We invited you to help Clarke complete his poem, which he started earlier this year, over the summer. The poem takes inspiration from over 11,500 contributions and to mark the launch of the final ode we’ve created a film featuring 17 people who shared why they love the coast.
The poem marks 50 years of our successful Neptune Coastline Campaign. Thanks to the people-powered campaign we look after 775 miles of coastline from the White Cliffs of Dover to the Gower Peninsula, the Jurassic Coast to the Giant’s Causeway.
Collaboration with the nation
Clarke, who is known for his punk poetry and work with music stars including The Clash, Plan B, Arctic Monkeys and Elvis Costello, is one of Britain’s most celebrated poets.
Using #lovethecoast, over 11,500 people submitted words, pictures and even sounds that summed up their love of the coast and the wonderfully intimate moments that happen there. Popular memories featured stormy seas, family seaside picnics and holidays from years ago.
‘I wasn’t surprised by the strong reaction this poem triggered from the British public,’ said Clarke. ‘Poetry is such a brilliantly reflective and inspiring way to motivate humanity to act.
‘It’s so important that the coast remains protected for generations to enjoy, and I only hope that the work I’ve been doing with the National Trust will encourage people to support the charity to protect these beautiful coastal places for another 50 years.’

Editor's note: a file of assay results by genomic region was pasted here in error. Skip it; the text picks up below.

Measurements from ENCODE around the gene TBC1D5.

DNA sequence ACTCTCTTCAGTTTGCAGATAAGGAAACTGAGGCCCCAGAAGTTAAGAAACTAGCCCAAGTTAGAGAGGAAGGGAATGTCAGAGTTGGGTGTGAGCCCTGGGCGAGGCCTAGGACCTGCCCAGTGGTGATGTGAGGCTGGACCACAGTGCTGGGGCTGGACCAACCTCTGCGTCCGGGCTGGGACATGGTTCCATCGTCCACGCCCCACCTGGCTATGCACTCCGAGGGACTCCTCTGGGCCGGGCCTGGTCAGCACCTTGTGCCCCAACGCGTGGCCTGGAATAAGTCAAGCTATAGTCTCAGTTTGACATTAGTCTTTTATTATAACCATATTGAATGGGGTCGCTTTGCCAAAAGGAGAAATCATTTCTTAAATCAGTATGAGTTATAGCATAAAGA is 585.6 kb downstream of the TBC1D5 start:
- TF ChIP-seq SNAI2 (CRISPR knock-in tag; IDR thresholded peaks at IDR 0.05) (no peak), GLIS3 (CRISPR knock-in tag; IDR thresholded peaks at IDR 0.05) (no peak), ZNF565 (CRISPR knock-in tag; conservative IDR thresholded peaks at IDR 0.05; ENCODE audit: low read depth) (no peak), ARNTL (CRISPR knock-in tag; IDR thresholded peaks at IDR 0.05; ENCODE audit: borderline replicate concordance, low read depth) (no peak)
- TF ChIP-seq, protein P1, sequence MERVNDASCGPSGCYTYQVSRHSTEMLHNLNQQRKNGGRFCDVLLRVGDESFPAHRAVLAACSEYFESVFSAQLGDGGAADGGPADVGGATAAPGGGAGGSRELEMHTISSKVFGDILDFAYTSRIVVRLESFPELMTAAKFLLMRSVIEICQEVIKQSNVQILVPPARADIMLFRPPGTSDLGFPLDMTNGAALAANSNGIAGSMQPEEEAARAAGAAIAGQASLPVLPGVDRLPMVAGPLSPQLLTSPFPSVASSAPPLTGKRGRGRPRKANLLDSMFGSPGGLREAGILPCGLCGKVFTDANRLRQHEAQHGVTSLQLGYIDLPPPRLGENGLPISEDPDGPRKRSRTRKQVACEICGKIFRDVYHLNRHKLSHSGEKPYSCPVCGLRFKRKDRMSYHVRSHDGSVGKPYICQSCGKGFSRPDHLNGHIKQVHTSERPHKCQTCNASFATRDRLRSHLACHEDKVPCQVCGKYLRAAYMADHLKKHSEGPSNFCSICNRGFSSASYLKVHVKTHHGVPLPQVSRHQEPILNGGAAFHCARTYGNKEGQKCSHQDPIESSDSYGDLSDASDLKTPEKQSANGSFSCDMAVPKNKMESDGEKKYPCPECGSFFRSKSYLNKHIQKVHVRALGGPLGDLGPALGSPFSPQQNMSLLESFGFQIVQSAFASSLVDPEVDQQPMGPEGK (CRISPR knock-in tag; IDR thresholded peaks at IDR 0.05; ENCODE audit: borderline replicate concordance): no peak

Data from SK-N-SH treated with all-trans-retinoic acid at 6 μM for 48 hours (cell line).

'I'm incredibly proud to be supporting the work that the Trust is doing to protect our coastline,' said poem contributor and coast enthusiast Simon Watts. 'Some of my family’s fondest memories together are at the seaside. The coast makes me feel incredibly nostalgic as it brings back so many happy childhood memories.'
Caring for the coast
The unique literary work shines a light on the beauty and diversity of the 775 miles of coast we look after in the UK, which makes up almost 10 per cent of the coastline of England, Wales and Northern Ireland.
’The creation of the Nation’s Ode to the Coast wouldn’t have been possible without the help of the public,’ said Kate Martin, our coast and countryside ranger. ‘By getting involved this summer, they’ve helped raise awareness of the need to protect the coastline.
‘Caring for the coastline, and ensuring it’s managed in such a way that future generations can enjoy it, is a huge responsibility and one we don’t take lightly. We can’t stress enough how much we appreciate and value people’s help and support – without them we couldn’t continue our work at these special places.’
This article was first published on 5 October 2015.